Furthermore, Potter has rifled through script revisions and production paperwork at the BBC’s nerd-nirvana that is the Written Archive Centre to highlight how both Letts and script editor Terrance Dicks tweaked scenes, leaving their own detectable marks, which rather shatters the fanciful notion held amongst a tiny minority of fans that legendary writer Robert Holmes was an auteur among Who writers – a notion incompatible with the collaborative nature of television and its conveyer belt-like turnover.
In other questions of authorship, Potter picks through some other areas of Holmes’ plot ingredients to offer some fresh interpretations of elements that can credibly be related back to his wartime experiences, but he’s at his best when tackling the games of artifice and realism in Carnival Of Monsters that make it such an effectively weird story.
For example, attention is drawn to how the fake, studio-bound, styrofoam world of Inter Minor, with its CSO windows, false perspective and proscenium arch compositing, is the ‘real’ story setting, despite all of the above subconsciously telling your telly-literate brain otherwise, whereas the ‘fake’ 1926 of the ocean liner inside the Miniscope feels more realistic thanks to the typically credible and widely acclaimed efforts of BBC costume and set design in evoking a period setting with all its trappings, all of which turns viewers’ understanding of realness vs artifice in television grammar on its head, to give Carnival Of Monsters its disquieting, surreal, effect of, as Roxy Music were singing around this time, “what’s real and make-believe?”
Potter is equally insightful and intelligent when considering not only the political antics of the calculating Minorian Kalik and his sidekicks but also what the juxtaposition of the 1920-based passengers and crew of the S.S. Bernice and the sketched-in political climate of Inter Minor (Holmes was very deft at world-building through dialogue alone) has to say about imperialism, colonialism and cultural attitudes, in the fictional Inter Minor, the very real British Empire of 1926, and the UK of 1972/1973 as it entered the Common Market. There’s also lots of new facts and theories particularly on the influence of Holmes’ military experiences on his work.
We Are Cult caught up with Ian Potter, author of Black Archive #16: Carnival Of Monsters, writer, Ian Potter, to find out what it was like to go inside the black archives…
Hi Ian, can you tell us a little about how you came to write for the Black Archive, and why Carnival of Monsters?
When the Black Archive was first announced publicly I wondered if I could do one and pitched Carnival of Monsters very informally to Phillip Purser-Hallard and Obverse to see whether they thought I had the chops. I thought of Carnival first because I’d always thought it was rather clever in the way the real world was set in a studio and contained artificial worlds on film, the exact opposite of what we’d expect in a 1970s BBC drama. I also knew there’d be mileage in how Barry Letts restructured the story in the edit and I reckoned there might be a few interesting to things to say about class and language. I also had a strong suspicion Holmes had taken inspiration for some of the serial’s strongest images in an earlier TV show. Phil seemed to think that sounded OK and as I’d written a couple of short stories for him in the past I was able to skip auditioning more formally.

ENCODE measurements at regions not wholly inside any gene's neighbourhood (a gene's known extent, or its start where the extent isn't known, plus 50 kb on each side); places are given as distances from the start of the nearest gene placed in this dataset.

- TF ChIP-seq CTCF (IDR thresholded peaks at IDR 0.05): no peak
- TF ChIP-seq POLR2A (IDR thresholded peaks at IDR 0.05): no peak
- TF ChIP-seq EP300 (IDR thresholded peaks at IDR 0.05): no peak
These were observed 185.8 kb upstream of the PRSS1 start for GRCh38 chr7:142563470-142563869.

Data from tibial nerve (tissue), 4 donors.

Can you tell us about the journey from pitch to publication? What have range editors Phillip and Jim been like to work with?
Phil was very enthusiastic and patient as the book sat on the back burner for a while while I wrote some other things, and tinkered away getting research materials together, but by the time I was actually writing the Black Archive was doing so well it was going monthly and there were going to be two range editors. Phil very kindly asked if I’d mind being edited by James Cooray Smith instead of him. I was delighted, even though I was sorry not to be working with Phil, because Jim had written the really standout Black Archive on The Massacre which felt like a gold standard to aspire too. I had a lovely drink with Jim at the BFI Missing Believed Wiped in 2016 when we chatted through the project some more and he proved to be just the star in person he is in print. Jim then got to carry Phil’s baton and be even more patient and enthusiastic as I worked through the book last year, and was particularly brilliant when I had horrible Word document problems in late autumn 2017 that lost thousands of words of revisions. No one killed anyone.
Carnival Of Monsters is a story that literally works on different levels, and is arguably the first properly ‘postmodern’ Doctor Who story (Gareth Roberts: “There is no story like Carnival of Monsters before Carnival of Monsters – gaudy, hilarious, too clever for kids, unashamedly intellectual – afterwards there are tons…”) – which makes it an ideal candidate for the Black Archive; did you find there was enough going on in this story for it to lend itself to the approach you’ve taken here?
Carnival is a really rich story to explore, partly because of Holmes’ writing which is full of little evocative clues for further investigation, and partly because we have a surprising amount of production paperwork that helps us trace its evolution. Crucially, it’s a product of lots of hands, all of which pull the initial storyline into new and unexpected shapes. It also seemed to me to be a story that, as well as being full of thrills and spills and self-mocking fun, was quite explicitly dealing with class and race. I think Gareth Roberts is spot on in identifying Carnival as one of the first of a new kind of Doctor Who. It manages to be deadly serious, very silly and address several audiences at once. I think that’s why it endures- it’s far cleverer and better made than in needs to be.